Farm Ireland

Thursday 22 March 2018

Farmers warned they won't get access to new agri loans if funds are used up

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Ciaran Moran

Ciaran Moran

The Strategic Banking Corporation of Ireland (SBCI) has warned farmers that they will not be in a position to facilite cheap finance to farmers if they apply after its €150m fund has been expended.

The SBCI launched this scheme last month to allow farmers and agri-business SMEs to borrow up to €150,000 at a special low rate of 2.95% to address the difficult market conditions that they have faced recently.

These loans are available through AIB, Bank of Ireland and Ulster Bank.

SBCI Chief Executive Nick Ashmore has said it is experiencing very strong demand for these loans from borrowers and supply is strictly limited to €150 million he added that any potential borrowers who have not yet applied for these loans should do so quickly.

“We are experiencing strong demand and are well ahead of schedule and therefore we would remind potential borrowers that it will not be possible to meet their requirements if they apply after the available supply has been used up”, he said.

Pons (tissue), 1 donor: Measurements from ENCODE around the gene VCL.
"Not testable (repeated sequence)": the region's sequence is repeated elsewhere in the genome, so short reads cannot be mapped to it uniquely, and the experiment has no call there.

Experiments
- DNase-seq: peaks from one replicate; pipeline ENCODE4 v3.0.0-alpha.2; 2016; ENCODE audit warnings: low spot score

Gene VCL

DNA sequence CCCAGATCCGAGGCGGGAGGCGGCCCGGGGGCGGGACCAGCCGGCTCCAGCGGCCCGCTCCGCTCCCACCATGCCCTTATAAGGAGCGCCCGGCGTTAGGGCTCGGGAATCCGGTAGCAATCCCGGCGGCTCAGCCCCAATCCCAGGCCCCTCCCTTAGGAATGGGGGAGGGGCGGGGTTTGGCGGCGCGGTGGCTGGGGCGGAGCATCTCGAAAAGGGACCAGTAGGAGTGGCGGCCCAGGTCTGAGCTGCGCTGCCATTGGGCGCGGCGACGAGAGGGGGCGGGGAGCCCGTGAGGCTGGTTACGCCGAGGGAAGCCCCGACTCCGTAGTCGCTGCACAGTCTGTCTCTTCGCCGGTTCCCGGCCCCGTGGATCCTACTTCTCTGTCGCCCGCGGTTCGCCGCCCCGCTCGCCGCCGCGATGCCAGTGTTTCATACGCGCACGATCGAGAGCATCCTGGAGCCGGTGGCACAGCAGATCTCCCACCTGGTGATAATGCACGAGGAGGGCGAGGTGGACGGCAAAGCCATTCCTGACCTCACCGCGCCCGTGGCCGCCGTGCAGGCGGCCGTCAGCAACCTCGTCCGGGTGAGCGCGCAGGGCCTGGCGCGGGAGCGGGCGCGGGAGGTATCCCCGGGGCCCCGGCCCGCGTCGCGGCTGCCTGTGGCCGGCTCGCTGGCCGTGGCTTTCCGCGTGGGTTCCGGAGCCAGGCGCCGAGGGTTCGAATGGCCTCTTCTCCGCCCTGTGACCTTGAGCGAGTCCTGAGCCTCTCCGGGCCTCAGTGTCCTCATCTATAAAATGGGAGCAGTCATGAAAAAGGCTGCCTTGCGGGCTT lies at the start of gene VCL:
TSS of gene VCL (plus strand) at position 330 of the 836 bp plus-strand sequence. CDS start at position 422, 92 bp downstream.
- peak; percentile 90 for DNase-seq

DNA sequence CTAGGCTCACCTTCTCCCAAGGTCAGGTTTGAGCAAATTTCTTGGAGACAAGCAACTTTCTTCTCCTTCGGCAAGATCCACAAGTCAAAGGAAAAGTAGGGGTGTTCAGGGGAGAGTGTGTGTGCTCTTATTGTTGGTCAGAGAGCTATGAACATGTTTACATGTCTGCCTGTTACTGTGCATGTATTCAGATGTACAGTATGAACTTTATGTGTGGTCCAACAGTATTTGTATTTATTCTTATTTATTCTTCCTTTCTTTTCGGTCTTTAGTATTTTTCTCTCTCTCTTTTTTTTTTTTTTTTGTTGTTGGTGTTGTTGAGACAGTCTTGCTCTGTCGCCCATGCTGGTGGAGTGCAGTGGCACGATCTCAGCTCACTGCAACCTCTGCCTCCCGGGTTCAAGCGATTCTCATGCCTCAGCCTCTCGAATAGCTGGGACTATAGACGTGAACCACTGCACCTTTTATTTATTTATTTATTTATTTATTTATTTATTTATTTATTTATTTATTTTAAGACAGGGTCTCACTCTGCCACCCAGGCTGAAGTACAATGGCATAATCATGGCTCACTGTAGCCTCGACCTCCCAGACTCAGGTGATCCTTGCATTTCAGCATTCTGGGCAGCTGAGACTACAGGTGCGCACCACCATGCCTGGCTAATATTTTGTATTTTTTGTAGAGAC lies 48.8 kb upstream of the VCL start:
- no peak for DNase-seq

Loans totalling €544m have been provided to small and medium-sized businesses by the Strategic Banking Corporation of Ireland (SBCI).

Figures released yesterday show that a total of 12,593 SMEs drew down loans between March of 2015 and December of last year.

The average size of the loans to SMEs was €43,200, with almost a quarter (23pc) being provided to companies in the farming industry.

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The food and accommodation sectors received 13.6pc of the overall loans, while businesses engaged in administration accounted for 10pc of the total drawn down.

The loans provided support 67,000 jobs across the Irish economy. The SBCI has been able to expand lending to SMEs as a result of risk sharing arrangements entered into with the Government and the European Investment Bank.

"We are pleased to report today that we have put over half a billion euro to work in the Irish economy, supporting SMEs and supporting jobs," said Nick Ashmore, ceo of the SBCI.

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